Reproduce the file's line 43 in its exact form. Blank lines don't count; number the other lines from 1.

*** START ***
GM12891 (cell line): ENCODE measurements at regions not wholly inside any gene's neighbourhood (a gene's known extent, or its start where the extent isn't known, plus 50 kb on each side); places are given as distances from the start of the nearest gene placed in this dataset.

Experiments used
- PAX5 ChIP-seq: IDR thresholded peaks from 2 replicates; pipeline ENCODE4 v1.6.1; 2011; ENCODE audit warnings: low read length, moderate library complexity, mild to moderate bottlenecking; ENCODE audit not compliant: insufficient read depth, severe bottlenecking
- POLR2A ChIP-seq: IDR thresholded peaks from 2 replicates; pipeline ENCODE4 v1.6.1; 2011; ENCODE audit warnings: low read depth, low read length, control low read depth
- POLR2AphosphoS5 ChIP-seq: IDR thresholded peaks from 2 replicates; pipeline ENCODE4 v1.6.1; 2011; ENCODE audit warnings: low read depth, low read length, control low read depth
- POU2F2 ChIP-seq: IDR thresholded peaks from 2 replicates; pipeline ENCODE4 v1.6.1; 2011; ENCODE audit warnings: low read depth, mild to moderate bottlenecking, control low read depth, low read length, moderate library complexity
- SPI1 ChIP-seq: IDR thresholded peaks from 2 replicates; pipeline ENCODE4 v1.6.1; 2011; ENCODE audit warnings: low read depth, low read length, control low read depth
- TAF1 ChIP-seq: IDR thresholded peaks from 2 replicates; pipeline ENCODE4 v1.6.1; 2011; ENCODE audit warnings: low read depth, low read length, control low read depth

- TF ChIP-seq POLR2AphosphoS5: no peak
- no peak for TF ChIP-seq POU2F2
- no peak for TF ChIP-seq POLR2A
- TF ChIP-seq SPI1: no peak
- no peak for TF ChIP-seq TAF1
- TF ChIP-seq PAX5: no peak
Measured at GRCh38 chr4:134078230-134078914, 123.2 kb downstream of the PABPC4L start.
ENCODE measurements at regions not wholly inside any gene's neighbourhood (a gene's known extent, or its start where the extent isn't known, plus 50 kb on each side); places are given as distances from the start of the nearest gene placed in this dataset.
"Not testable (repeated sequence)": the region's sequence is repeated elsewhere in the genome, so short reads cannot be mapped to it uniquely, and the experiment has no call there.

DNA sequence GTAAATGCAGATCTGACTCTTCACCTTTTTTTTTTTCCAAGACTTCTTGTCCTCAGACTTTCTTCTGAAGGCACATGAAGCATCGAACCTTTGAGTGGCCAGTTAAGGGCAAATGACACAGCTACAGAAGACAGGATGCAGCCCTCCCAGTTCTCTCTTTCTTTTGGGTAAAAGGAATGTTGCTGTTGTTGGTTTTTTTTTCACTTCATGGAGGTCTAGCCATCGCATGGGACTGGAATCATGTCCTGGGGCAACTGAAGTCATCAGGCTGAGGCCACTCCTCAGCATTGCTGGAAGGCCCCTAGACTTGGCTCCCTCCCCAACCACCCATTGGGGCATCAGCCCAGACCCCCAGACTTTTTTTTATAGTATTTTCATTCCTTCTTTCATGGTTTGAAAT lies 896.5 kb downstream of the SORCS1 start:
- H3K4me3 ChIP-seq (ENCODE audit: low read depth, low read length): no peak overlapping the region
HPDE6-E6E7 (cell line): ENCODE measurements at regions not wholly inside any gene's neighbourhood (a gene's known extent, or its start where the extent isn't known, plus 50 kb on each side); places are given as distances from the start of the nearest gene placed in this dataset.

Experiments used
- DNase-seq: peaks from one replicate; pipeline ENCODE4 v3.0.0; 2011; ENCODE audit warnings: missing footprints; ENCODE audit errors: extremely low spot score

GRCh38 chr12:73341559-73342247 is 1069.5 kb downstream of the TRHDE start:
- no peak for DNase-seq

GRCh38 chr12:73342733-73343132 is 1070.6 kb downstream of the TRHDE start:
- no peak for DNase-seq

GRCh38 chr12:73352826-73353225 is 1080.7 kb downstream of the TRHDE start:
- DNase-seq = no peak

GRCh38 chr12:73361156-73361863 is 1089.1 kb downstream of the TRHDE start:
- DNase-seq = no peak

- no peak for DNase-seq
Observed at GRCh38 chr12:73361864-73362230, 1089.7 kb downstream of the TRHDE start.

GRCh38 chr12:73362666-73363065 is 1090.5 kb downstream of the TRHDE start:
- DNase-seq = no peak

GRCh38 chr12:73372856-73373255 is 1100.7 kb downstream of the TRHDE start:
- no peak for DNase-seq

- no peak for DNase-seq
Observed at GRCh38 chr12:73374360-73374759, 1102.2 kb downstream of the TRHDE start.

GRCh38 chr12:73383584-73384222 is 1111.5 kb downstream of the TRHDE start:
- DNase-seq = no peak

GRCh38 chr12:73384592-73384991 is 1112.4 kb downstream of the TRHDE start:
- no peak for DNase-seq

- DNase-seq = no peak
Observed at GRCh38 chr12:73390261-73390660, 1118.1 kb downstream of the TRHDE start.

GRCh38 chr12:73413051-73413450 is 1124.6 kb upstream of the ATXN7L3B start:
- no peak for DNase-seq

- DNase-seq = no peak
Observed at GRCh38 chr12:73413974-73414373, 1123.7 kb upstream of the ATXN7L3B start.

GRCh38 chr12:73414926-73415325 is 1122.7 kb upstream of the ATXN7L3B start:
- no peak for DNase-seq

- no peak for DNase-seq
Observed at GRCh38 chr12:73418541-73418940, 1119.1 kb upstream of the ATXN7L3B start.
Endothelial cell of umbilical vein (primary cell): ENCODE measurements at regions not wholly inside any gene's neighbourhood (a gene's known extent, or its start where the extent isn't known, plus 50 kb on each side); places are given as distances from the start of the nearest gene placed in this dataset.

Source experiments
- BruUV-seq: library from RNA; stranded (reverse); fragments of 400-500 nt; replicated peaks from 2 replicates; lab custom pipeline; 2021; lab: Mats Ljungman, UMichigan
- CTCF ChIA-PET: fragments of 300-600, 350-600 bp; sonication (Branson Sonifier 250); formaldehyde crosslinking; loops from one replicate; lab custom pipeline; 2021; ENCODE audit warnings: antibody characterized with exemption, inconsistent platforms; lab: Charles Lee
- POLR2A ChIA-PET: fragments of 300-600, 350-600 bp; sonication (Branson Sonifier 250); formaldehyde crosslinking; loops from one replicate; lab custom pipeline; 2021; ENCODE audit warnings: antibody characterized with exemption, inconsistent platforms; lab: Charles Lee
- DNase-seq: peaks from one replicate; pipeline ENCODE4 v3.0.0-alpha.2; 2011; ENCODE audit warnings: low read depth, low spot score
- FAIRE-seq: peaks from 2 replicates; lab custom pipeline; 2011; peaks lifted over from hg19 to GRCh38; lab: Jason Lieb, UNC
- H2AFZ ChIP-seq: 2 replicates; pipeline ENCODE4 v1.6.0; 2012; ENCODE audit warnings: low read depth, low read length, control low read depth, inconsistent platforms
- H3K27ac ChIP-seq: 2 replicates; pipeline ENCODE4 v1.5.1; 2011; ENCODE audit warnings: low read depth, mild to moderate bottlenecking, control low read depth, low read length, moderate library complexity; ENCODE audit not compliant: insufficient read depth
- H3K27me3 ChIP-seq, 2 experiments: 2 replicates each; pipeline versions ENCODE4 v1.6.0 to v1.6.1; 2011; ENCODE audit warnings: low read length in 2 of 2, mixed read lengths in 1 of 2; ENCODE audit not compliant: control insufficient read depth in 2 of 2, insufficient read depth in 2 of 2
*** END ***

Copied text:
- DNase-seq = no peak